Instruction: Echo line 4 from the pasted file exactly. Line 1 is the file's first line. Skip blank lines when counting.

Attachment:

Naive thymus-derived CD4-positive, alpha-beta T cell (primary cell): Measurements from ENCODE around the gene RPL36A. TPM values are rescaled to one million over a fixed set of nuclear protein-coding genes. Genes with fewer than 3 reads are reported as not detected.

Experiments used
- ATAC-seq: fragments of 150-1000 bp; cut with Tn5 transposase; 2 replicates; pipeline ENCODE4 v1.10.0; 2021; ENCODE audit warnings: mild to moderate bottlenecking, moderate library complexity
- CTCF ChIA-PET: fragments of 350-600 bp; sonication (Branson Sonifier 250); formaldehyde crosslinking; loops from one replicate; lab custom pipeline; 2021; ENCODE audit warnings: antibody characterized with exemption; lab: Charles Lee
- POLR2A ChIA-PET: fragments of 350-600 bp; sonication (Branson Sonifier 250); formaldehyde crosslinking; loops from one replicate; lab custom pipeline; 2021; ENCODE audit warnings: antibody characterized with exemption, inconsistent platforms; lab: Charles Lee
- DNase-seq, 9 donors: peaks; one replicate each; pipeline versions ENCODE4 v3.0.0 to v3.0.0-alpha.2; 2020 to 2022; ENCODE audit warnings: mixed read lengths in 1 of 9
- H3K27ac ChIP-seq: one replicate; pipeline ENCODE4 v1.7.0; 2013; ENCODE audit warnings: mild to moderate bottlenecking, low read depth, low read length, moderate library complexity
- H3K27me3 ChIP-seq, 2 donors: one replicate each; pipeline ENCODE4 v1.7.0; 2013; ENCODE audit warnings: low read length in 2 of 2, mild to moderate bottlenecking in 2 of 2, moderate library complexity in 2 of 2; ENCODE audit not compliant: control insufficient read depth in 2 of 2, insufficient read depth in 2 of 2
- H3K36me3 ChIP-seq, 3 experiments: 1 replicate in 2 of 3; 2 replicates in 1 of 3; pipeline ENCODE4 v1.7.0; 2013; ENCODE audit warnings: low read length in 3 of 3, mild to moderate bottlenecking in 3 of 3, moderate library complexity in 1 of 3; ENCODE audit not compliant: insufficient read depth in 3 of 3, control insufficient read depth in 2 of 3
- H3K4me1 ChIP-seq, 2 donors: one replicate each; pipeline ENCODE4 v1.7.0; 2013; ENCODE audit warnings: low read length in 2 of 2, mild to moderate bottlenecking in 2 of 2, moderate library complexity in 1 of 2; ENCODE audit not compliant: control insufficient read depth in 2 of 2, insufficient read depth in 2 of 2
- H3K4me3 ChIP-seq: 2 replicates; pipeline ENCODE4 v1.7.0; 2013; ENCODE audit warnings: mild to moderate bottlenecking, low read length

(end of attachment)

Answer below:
- CTCF ChIA-PET: fragments of 350-600 bp; sonication (Branson Sonifier 250); formaldehyde crosslinking; loops from one replicate; lab custom pipeline; 2021; ENCODE audit warnings: antibody characterized with exemption; lab: Charles Lee